These are incredibly important questions and things to discuss more widely among qualitative and quantitative ethnographic researchers. I'm not going to address open qualitative data here, it's far too complex. I want to talk a bit about everything else. OS is much more than "just" making your data publicly accessible. It is about being open concerning the entire research process, well, as open as possible. OS is a spectrum; it is not a dichotomy.

Qualitative researchers might ask: Well, what else IS there to share besides data? There's a lot you can make public that other researchers can benefit from! Without attempting to compile ALL aspects of qual research that can be made open, below are some ideas on what you CAN share with others; and although each researcher should consider the implications for their own project, these probably don't entail any legal, ethical, or moral complications.

So, what can be made public in a qualitative research project?

- Conceptualization (key terms and their descriptions/definitions, theoretical framework, etc.)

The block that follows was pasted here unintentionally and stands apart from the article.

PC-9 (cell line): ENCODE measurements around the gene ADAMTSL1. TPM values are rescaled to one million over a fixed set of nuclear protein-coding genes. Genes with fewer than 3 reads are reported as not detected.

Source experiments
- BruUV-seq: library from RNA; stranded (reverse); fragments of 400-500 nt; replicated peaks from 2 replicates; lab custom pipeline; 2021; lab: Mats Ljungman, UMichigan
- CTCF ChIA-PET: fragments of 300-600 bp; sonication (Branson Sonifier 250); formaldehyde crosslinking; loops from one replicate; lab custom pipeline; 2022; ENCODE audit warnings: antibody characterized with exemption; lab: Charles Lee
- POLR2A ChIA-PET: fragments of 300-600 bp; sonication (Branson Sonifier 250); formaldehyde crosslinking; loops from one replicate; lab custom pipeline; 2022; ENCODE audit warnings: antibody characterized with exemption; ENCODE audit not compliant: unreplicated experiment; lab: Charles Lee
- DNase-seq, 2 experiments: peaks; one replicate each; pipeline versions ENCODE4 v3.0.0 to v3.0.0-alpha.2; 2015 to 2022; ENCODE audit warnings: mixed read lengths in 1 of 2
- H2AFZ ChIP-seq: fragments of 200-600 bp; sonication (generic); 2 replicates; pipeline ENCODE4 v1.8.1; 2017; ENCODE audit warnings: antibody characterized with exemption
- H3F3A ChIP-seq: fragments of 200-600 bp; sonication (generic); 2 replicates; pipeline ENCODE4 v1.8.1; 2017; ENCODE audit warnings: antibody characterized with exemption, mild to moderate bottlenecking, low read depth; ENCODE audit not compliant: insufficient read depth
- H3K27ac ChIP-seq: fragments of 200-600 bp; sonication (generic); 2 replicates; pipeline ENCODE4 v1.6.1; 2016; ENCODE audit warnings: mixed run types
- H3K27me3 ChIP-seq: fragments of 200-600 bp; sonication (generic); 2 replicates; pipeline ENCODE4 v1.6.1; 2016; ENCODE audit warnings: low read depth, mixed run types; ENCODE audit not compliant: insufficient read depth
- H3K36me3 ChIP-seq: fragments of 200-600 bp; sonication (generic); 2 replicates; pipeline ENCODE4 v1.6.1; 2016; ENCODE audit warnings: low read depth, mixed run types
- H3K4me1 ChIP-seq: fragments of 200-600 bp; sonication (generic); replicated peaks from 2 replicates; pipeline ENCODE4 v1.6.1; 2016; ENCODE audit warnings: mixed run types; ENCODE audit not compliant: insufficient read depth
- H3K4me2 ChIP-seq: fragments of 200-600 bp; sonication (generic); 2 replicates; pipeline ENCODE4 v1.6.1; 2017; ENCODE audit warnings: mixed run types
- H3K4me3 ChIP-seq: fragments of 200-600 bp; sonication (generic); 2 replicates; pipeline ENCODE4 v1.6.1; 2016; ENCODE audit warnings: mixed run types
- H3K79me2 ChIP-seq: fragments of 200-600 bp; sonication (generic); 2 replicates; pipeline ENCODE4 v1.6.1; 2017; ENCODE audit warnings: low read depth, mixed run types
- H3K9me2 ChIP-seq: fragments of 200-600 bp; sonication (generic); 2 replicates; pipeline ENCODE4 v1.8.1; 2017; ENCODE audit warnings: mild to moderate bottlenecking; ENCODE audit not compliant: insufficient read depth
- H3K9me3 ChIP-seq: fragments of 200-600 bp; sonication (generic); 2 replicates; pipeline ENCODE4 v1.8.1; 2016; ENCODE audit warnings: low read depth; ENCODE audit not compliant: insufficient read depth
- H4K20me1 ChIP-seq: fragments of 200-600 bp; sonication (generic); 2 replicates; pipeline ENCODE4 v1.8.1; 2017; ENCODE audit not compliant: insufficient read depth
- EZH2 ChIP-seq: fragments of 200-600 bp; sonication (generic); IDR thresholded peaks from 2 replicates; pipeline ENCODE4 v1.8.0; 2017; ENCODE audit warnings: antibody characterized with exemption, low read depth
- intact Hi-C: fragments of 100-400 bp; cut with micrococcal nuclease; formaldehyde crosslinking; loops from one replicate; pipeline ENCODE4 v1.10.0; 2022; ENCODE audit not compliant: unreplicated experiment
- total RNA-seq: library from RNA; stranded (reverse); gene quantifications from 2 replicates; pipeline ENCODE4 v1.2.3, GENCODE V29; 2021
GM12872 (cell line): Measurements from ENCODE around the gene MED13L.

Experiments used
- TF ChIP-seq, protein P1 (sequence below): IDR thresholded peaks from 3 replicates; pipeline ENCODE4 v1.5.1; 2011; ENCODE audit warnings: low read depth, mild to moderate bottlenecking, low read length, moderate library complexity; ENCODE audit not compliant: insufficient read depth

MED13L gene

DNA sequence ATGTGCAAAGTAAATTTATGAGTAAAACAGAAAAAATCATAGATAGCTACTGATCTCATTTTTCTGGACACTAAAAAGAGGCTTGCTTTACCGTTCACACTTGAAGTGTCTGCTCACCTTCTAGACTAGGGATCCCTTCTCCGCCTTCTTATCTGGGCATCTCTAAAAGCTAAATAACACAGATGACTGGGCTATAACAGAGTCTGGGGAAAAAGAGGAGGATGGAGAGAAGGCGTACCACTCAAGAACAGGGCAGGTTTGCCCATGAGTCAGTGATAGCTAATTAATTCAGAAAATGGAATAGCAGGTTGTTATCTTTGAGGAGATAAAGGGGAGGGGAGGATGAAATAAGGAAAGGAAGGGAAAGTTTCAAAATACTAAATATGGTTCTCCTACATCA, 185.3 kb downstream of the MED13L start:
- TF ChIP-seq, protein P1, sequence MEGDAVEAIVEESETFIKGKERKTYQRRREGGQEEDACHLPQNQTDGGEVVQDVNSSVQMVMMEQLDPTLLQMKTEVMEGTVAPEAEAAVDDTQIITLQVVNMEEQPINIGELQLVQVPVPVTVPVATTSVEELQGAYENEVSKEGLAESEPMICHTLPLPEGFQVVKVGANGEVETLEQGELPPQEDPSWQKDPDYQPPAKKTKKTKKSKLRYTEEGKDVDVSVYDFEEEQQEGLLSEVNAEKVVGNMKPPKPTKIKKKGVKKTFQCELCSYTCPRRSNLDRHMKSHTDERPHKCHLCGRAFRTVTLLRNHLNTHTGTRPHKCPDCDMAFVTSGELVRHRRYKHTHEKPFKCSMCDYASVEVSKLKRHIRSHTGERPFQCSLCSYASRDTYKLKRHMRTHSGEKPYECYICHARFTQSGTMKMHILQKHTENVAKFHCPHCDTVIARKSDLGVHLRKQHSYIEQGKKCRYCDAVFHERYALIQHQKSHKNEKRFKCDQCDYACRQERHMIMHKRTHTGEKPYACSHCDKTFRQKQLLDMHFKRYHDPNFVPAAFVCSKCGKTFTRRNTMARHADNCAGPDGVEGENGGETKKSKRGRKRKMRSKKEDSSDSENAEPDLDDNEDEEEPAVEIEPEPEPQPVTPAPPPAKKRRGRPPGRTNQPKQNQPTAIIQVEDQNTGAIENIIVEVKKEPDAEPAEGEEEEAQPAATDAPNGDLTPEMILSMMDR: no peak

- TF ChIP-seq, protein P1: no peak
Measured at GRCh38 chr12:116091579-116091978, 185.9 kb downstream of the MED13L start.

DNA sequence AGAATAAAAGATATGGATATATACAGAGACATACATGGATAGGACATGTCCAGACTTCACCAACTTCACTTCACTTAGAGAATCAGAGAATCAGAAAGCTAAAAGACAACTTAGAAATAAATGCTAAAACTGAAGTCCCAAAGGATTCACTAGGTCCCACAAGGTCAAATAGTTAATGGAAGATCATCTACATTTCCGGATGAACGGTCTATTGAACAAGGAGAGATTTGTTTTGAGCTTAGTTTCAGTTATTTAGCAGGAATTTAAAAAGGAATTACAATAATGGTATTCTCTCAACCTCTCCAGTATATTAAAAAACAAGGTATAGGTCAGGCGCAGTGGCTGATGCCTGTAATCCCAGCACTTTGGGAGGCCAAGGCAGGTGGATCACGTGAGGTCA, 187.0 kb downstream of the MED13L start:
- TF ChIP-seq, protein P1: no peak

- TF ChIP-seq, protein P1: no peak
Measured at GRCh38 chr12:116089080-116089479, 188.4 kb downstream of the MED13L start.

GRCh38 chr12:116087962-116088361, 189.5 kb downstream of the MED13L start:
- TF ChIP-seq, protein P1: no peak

- Research design/Operationalization (research questions and type of measurement, sampling strategy, sample size planning, recruitment, etc.)
- Process of data collection (tools: interview structure, focus group discussion guide, etc., stopping criteria, type of data collected)
- Codes (code development, different versions of code structure and round/s of triangulation, final codebook, etc.)
- Segmentation and data transformation (if qual data was segmented what considerations were behind that, how was it achieved, etc.)
- Coding process (changes in codes while coding: merges, splits, additions, etc., software used, number of raters, inter-rater reliability measures, etc.)
- Analysis (analytical approach, analytical tools, analysis scripts, etc.)
- Credibility strategies (respondent validation, peer debriefing, etc.)
- If you are using Epistemic Network Analysis: model parameters: unit, conversation, stanza window, SVD/means rotation, edge weights, etc.

...And, of course, not merely stating the decisions you have made in your process, but also the justifications and reasoning behind these decisions. Making these aspects of qualitative research initiatives public not only facilitates the transparency, reproducibility, and interoperability of a project, but also helps future researchers make better decisions. Sharing our challenges and the solutions we came up with adds to a pool of knowledge that will advance science in general.